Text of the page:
Tight controls on media and communications in Libya made it difficult to assess the extent of the violence, but on Friday unverified reports on social network sites said up to 50 people had died. There was no official comment on the violence.
Human Rights Watch said the Libyan authorities should respect citizens' rights to protest peacefully. "Libyans should not have to risk their lives to make a stand for their rights as human beings," the group said in a statement.
An official source in Benghazi, who did not want to be identified, said the overnight clashes took place around the city's Giuliana bridge.
"Everything is now under control. Security forces are now in the whole city and Benghazi is controlled by Saadi [Gadhafi]," the source said.
Political analysts say Libya oil wealth should give the government the capacity to smooth over social problems and reduce the risk of an Egypt-style revolt.
Gadhafi's opponents say they want political freedoms, respect for human rights and an end to corruption. Gadhafi says Libyans enjoy true democracy.
Pro-government supporters also were out on the streets early on Friday, according to CNN. The broadcaster said images transmitted on Libyan state television labelled "live" showed men chanting slogans in support of Gadhafi.
The pro-Gadhafi crowd was seen singing as it surrounded his limousine as it crept along a road in the capital packed with people carrying his portrait. Fireworks lit up the night sky.
Earlier Friday, thousands of mourners called for the downfall of Bahrain's ruling monarchy as burials began Friday after a deadly assault on pro-reform protesters that has brought army tanks into the streets of one of the most strategic Western allies in the Gulf.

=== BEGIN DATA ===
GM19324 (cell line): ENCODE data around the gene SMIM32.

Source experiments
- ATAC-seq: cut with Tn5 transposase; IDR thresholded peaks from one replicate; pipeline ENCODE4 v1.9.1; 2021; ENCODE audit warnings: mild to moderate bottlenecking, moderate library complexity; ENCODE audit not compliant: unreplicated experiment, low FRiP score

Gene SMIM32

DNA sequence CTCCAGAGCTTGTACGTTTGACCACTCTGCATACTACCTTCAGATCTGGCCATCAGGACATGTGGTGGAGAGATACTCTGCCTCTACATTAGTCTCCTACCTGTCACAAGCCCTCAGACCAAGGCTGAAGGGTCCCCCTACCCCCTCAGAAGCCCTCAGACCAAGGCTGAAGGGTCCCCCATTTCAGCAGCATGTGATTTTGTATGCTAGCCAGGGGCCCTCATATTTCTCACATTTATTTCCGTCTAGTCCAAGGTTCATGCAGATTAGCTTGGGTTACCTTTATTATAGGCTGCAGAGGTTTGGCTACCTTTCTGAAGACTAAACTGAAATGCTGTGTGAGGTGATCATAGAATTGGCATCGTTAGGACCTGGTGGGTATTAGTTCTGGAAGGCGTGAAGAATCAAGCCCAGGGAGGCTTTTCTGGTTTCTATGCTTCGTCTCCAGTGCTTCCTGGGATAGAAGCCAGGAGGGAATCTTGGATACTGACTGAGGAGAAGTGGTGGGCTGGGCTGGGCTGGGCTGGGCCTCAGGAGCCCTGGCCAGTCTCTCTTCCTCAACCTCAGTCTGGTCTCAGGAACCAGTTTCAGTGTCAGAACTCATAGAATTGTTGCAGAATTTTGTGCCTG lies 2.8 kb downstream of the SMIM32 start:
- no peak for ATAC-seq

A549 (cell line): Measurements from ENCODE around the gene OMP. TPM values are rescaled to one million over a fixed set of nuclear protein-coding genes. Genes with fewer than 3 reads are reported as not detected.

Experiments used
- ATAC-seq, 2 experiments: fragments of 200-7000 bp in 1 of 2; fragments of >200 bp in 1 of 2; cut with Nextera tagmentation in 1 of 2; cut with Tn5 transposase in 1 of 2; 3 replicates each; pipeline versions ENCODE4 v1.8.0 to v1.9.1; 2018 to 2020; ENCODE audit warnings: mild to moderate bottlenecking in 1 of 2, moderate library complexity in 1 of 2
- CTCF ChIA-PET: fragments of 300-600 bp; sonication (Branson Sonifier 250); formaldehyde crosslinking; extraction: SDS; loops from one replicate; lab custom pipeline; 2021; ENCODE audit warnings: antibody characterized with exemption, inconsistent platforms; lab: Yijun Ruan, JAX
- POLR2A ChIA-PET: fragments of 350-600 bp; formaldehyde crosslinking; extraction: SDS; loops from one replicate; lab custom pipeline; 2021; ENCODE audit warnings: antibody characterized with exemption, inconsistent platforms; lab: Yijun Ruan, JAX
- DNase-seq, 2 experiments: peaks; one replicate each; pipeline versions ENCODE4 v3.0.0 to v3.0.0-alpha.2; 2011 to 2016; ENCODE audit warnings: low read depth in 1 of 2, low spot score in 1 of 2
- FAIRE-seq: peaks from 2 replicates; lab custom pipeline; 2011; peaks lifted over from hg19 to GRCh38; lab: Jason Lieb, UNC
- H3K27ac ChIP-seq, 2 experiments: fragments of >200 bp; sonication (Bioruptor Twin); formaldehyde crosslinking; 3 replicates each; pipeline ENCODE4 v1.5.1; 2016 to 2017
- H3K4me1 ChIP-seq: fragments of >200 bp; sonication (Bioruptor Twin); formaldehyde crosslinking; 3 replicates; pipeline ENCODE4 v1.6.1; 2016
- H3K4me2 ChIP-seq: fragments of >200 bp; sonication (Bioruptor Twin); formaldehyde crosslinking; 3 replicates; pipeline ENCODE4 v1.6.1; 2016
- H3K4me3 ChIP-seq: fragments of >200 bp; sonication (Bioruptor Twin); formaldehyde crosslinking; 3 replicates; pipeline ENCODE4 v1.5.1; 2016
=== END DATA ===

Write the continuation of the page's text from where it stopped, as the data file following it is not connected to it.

The cries against Bahrain's king and his inner circle reflect an escalation of the demands from a political uprising that began just with calls to weaken the Sunni monarchy's hold on top government posts and address claims of discrimination against the Shiite majority in the tiny island nation.
The mood, however, appears to have turned toward defiance of the entire ruling system after the brutal attack Thursday on a protest encampment in Bahrain's capital Manama, which left at least five dead, more than 230 injured and put the nation under emergency-style footing with military forces in key areas and checkpoints on main roadways.
"The regime has broken something inside of me ... All of these people gathered today have had something broken in them," said Ahmed Makki Abu Taki, whose 23-year-old brother Mahmoud was killed in the pre-dawn sweep through the protest camp in Manama's Pearl Square. "We used to demand for the prime minister to step down, but now our demand is for the ruling family to get out."
Outside a village mosque, several thousands mourners gathered to bury three men killed in the crackdown. The first body, covered in black velvet, was passed hand to hand toward a grave as it was being dug.
Amid the Shi'ite funeral rites, many chanted for the removal of King Hamad bin Isa Al Khalifa and the entire Sunni dynasty that has ruled for more than two centuries in Bahrain, the first nation in the Gulf to feel the pressure for changes sweeping the Arab world.